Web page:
What is the issue?Once a crew member has fallen overboard it can be very difficult to retrieve them from the water when they are alongside the vessel. They are often exhausted, cold, and completely unable to pull their own weight plus the weight of water in their clothing, over the topsides and aboard. Even in perfect conditions this is a near-impossible feat to achieve, let alone in a seaway.
Image: Markus Bärlocher
This can lead to a very difficult situation arising and especially so if the crew aboard are unequal in strength and disposition. A typical cruising couple with a burly man and a lithe lady is a perfect example of this, where the latter is trying to recover the man in a man overboard (MOB) situation.
Why address this?The greatest danger for a sailor is a MOB situation. It is a prime way to lose life at sea. MOB must be prevented at all costs. In the event of a situation occurring an effective recovery system must be set in place so that recovery may be easily accomplished by any crew member assisting any other.
How to address this?Put in place a MOB recovery system. This can be made by utilising a pair of swivel shackle triple blocks, one with a clam cleat, that is typically used for mainsheet solutions as shown below.
Image: Michael Harpur
Attach a large 150 mm plus carbine hook to the triple block at the bottom and the top tripled block with clam cleat to a preferably dedicated MOB halyard. Provide enough line length between the blocks to allow it to feed out a for a distance of at least two metres reach. Arrange it so that the clam cleat block is at the top. This is in contrast to a typical mainsheet solution but having the jammer at the top enables you to pull your weight down upon the halyard to shorten the line which makes for much easier going.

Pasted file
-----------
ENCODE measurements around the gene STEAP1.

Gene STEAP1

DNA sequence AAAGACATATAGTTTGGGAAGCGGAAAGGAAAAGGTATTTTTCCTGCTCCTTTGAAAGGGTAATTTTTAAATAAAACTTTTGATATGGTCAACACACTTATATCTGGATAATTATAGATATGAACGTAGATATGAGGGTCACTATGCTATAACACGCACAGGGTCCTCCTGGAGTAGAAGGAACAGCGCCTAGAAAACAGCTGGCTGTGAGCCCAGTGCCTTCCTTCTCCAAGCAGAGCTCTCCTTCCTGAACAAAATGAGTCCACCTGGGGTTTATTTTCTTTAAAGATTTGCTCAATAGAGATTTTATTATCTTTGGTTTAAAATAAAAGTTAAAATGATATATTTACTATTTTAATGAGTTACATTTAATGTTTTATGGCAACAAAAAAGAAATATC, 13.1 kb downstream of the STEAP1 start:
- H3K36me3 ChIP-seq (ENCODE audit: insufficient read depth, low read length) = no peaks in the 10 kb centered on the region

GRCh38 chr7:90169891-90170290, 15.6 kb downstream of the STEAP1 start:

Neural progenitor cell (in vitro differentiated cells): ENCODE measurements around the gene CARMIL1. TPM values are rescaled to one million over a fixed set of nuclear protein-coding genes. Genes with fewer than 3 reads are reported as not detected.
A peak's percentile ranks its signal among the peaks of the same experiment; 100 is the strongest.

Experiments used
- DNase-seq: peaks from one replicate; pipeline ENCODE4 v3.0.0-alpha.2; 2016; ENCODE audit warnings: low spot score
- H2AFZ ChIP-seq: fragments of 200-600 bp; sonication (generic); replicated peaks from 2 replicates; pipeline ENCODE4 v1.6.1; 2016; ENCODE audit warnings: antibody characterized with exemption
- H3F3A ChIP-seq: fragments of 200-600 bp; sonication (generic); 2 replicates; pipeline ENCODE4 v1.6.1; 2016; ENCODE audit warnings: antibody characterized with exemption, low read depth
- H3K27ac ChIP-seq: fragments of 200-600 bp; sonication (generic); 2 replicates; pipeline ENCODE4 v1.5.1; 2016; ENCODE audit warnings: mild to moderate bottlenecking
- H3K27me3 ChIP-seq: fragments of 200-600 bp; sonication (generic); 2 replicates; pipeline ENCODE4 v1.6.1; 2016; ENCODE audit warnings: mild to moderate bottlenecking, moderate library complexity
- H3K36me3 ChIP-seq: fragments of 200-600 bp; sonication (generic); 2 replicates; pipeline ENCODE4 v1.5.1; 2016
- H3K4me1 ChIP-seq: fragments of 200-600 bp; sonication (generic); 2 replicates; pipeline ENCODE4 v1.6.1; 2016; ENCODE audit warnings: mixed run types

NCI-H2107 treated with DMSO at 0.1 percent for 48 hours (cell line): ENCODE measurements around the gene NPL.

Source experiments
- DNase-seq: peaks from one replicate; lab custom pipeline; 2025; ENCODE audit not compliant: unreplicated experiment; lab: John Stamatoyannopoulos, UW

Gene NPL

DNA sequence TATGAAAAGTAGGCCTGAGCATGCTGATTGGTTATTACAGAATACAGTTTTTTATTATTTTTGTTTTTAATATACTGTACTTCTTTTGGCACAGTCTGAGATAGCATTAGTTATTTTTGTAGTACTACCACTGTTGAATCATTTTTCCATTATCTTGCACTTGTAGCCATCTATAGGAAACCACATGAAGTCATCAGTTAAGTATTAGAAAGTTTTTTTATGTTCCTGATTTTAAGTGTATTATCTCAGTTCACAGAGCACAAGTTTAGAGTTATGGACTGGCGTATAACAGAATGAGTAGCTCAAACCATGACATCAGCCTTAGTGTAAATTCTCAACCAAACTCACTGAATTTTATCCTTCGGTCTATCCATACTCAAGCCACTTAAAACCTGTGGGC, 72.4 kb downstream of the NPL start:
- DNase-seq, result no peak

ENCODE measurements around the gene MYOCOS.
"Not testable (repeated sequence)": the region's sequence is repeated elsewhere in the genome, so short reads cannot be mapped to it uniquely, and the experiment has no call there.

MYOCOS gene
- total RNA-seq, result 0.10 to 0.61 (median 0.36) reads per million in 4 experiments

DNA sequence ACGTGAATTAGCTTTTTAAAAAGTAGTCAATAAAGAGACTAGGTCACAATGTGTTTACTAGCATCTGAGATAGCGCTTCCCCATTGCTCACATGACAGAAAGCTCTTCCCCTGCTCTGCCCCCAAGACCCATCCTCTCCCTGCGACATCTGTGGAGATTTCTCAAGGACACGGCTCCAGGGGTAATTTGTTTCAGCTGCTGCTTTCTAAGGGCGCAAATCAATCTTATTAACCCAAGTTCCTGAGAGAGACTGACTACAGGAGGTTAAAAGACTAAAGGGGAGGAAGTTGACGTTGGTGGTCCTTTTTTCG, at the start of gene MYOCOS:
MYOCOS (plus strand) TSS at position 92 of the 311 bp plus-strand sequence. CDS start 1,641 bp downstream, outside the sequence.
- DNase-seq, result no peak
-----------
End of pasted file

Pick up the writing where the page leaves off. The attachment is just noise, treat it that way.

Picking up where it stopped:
The benefit of this system is that it can be ready to go at a moments notice. By letting down the halyard and belaying it, the MOB system may be deployed to any point of the vessel. Once the main halyard is secured all of the equipment being used is on the waters edge so even a 'snapped on' MOB can hoist themselves out should the assisting crew member be pressed to address another purpose.
When I was introduced to this system it was recommended that the MOB recovery hoist system should be implemented to double up as a ‘topping lift’ in normal usage. This is how I implemented it at first and it is a viable approach if your vessel is short on available halyards. However, I subsequently changed it to the dedicated purpose as I did not have a boom gallows and I did not want to deal with the boom coming down in a MOB situation. If a vessel has a boom gallows this is an ideal dual purpose.
A dedicated halyard allows the MOB recovery system to be used as a general vessel hoist that can be used for hoisting dinghies etc. This has the added benefit of keeping the device at the top of the mind and the crew completely familiar with how it is used.
With thanks to:Michael Harpur, Yacht Obsession.
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